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This report came after Fox News reported that the Deputy AG was summoned to the White House. Fox reported a little more detail:

Deputy Attorney General Rod Rosenstein is heading to the White House expecting to be fired, sources tell Fox News, in the wake of a report that he suggested wearing a wire against President Trump and invoking the 25th Amendment to remove him from office last year.

This is a developing story, however one major factor that comes under consideration is the fate of Robert Mueller and his Russiagate investigation, which was authorized by Rosenstein. CNBC had this to say in their piece:

Deputy Attorney General Rod Rosenstein is resigning Monday, according to Axios, which cited a source familiar with the matter.

NBC News’ Pete Williams, however, reported that Rosenstein would not resign of his own accord, and that he will only depart if the White House fired him. He will refuse to resign if asked to do so, Williams added.

Rosenstein was at the White House when Williams reported this on the air. However, President Donald Trump is in New York for the United Nations General Assembly.

Bloomberg later reported that the White House accepted Rosenstein’s resignation, citing a person familiar with the matter.

Rosenstein’s expected resignation will immediately raise questions about the fate of the ongoing investigation by special counsel Robert Mueller, who is probing Russian interference in the 2016 presidential election, and possible obstruction of justice by President Donald Trump.

Rosenstein’s job security was called into question after The New York Times reported last week that the No. 2 DOJ official had discussed invoking the 25th amendment to remove Trump, and had also talked about surreptitiously recording the president.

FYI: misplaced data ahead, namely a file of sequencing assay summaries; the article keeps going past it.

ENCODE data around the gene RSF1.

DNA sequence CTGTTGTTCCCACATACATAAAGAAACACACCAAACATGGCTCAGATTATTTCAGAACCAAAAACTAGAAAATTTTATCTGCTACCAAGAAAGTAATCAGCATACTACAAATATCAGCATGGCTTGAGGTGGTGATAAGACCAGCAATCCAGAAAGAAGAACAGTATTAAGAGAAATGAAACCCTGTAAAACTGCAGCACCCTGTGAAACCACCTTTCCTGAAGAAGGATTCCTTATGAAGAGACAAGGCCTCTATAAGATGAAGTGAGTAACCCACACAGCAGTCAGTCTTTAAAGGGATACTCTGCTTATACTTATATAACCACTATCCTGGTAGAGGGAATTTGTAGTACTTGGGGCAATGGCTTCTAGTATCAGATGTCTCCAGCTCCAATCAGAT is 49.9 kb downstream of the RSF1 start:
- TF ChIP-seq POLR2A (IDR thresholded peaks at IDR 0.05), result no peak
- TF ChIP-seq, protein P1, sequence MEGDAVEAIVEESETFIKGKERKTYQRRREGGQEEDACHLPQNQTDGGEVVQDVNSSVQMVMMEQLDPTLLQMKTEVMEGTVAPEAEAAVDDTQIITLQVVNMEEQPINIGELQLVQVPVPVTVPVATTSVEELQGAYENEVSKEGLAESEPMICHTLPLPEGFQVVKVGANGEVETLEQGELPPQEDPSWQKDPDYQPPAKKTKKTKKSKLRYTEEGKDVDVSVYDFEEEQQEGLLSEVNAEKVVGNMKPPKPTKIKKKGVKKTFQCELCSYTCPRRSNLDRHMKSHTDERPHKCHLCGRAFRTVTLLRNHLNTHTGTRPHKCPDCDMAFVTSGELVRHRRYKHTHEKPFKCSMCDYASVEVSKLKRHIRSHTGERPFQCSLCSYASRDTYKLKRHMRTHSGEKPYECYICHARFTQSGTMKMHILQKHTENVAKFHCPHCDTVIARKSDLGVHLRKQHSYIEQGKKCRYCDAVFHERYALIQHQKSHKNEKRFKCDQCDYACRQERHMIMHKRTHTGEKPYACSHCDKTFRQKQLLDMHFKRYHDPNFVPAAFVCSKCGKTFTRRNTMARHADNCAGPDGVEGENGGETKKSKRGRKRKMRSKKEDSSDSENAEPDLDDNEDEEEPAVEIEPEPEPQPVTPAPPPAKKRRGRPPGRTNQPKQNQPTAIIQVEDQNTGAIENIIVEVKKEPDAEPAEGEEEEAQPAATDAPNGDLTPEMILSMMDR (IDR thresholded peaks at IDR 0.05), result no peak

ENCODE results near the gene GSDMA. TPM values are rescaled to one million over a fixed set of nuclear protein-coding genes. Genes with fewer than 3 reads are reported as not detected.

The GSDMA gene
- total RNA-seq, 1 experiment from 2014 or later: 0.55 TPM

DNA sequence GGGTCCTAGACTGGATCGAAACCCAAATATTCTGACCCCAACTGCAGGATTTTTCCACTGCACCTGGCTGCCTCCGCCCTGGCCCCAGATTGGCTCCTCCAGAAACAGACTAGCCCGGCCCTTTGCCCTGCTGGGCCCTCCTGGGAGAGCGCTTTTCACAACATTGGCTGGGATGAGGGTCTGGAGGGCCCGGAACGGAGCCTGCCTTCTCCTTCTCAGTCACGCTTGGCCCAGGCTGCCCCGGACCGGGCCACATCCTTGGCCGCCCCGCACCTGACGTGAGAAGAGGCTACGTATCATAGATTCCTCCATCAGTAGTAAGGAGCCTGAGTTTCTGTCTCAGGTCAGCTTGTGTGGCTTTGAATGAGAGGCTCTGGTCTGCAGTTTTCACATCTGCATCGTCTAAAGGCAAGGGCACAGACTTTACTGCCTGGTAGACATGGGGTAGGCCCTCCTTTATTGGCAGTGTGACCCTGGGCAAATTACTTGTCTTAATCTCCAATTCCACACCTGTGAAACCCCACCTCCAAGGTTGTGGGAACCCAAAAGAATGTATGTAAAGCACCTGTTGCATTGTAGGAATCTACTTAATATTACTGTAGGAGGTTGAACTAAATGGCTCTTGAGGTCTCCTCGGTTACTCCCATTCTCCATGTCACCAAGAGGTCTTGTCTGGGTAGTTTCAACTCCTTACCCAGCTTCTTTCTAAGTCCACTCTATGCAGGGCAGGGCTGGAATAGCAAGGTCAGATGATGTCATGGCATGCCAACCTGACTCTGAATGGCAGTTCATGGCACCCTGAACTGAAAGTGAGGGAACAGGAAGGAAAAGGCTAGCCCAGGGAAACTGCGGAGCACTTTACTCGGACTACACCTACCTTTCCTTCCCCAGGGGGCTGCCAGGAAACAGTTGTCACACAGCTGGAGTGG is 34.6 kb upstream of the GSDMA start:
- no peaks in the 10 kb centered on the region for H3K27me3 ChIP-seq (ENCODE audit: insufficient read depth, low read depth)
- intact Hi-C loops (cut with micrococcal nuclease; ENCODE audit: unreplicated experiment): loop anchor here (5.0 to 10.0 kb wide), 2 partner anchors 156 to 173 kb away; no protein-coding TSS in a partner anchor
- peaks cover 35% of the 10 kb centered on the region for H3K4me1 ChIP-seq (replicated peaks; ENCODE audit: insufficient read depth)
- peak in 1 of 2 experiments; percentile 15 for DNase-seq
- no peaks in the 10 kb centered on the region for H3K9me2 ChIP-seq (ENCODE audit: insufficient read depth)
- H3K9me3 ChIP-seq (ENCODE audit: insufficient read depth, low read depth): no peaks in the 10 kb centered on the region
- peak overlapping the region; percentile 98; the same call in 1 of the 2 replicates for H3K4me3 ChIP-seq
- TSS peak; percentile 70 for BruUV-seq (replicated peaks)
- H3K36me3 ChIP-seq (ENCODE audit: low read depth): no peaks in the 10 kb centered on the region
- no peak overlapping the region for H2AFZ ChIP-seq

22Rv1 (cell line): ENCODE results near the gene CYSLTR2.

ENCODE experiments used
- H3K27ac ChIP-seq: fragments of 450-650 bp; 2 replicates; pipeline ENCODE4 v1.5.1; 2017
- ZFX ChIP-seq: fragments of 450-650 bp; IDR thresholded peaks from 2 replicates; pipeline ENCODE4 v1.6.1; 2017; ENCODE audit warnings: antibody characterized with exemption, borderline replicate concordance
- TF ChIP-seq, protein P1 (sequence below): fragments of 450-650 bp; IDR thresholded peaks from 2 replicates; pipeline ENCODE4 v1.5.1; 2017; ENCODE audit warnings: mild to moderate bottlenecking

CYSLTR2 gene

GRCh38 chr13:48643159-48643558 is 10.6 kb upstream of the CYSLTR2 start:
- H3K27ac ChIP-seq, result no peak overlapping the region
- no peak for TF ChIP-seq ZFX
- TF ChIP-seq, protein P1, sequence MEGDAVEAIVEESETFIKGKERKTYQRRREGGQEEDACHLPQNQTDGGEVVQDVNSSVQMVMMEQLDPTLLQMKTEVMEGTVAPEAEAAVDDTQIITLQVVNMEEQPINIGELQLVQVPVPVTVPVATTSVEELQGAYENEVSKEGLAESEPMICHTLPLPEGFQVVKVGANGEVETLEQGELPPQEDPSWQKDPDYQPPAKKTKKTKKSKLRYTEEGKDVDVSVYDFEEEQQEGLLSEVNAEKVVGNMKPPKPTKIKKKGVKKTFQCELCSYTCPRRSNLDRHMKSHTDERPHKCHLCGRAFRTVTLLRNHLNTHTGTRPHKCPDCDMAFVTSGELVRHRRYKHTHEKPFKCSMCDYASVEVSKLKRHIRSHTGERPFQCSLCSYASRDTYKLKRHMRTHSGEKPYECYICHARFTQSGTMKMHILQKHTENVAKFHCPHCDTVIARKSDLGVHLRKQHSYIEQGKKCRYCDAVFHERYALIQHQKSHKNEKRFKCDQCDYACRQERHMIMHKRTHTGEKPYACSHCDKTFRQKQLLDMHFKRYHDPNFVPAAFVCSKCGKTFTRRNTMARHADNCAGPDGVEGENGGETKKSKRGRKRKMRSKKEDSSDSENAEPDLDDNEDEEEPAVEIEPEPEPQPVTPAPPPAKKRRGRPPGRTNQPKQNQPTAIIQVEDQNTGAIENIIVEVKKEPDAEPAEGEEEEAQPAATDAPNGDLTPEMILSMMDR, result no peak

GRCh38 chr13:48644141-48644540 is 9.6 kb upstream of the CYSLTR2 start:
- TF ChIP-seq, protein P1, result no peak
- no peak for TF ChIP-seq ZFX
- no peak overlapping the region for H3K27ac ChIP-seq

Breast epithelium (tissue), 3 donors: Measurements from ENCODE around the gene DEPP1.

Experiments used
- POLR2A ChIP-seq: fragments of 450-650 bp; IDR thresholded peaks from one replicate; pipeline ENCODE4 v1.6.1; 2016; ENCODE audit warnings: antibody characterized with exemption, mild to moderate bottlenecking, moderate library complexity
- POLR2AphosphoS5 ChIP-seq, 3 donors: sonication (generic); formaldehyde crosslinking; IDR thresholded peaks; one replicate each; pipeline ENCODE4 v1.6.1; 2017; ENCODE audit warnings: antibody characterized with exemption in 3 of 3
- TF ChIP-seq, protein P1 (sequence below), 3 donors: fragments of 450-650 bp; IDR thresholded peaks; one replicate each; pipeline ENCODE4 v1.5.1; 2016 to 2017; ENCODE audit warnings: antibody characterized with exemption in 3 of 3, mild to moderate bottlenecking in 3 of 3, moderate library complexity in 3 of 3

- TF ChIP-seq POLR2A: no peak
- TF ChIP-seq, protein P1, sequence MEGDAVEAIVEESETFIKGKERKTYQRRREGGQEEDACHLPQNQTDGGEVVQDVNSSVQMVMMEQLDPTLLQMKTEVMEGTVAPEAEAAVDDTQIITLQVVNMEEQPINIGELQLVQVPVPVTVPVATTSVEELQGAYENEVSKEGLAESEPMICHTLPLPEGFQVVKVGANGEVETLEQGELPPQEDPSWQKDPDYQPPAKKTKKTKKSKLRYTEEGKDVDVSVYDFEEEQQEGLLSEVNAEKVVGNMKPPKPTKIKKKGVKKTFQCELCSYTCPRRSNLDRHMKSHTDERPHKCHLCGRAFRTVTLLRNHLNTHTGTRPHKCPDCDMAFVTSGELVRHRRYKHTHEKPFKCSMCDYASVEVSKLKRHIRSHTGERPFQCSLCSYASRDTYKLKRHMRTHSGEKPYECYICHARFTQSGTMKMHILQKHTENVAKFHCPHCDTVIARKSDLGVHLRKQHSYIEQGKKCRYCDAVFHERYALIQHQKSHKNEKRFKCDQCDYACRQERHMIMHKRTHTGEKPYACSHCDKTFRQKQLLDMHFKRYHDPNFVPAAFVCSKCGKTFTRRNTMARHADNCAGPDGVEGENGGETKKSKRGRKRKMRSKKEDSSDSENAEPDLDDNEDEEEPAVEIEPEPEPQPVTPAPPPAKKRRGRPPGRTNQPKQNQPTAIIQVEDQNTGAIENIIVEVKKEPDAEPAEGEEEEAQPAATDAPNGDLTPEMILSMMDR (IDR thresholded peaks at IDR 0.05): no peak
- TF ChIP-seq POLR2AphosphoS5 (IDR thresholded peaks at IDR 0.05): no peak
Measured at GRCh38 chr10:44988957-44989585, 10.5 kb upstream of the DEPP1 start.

Rosenstein oversees the special counsel investigation, and has appointed Mueller to run the Russia probe last year, after Attorney General Jeff Sessions recused himself from the case.

The special counsel’s office declined to comment on the report.

The White House did not immediately respond to CNBC’s request for comment on Axios’ report. The Justice Department did not immediately respond to CNBC’s inquiry.

Trump has repeatedly blasted Mueller’s inquiry, which also is focused on possible collusion with Russia by members of the Trump campaign.

He has called the investigation a “witch hunt,” and has repeatedly vented frustration about Sessions’ recusal, which directly led to Mueller’s appointment by Rosenstein.

Rosenstein’s expected departure comes on the heels of a guilty plea by Trump’s former campaign manager Paul Manafort to conspiracy charges related to his consulting work in Ukraine, which predates his role on the campaign.

As part of the investigation, Mueller’s team has been locked in an ongoing back-and-forth with Trump’s legal team over an in-person interview with the president.

Trump’s lawyers, including former New York Mayor Rudy Giuliani, have signaled that Trump is unwilling to sit for an interview, calling it a “perjury trap” and setting up a potential challenge for Mueller to subpoena the president.

This story is developing. Please check back for updates.

 

 

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European Council crushes Theresa May’s soft Brexit dream (Video)

The Duran – News in Review – Episode 116.

Alex Christoforou

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UK Prime Minister Theresa May hoped that the European Council was ready to see things her way, in terms of proceeding with a soft Brexit, which was essentially no Brexit at all…at least not the hard Brexit that was voted on in a democratic referendum approximately two years ago.

Much to May’s surprise, European Council President Donald Tusk delivered a death blow verdict for May’s Brexit, noting that EU leaders are in full agreement that Chequers plan for Brexit “will not work” because “it risks undermining the single market.”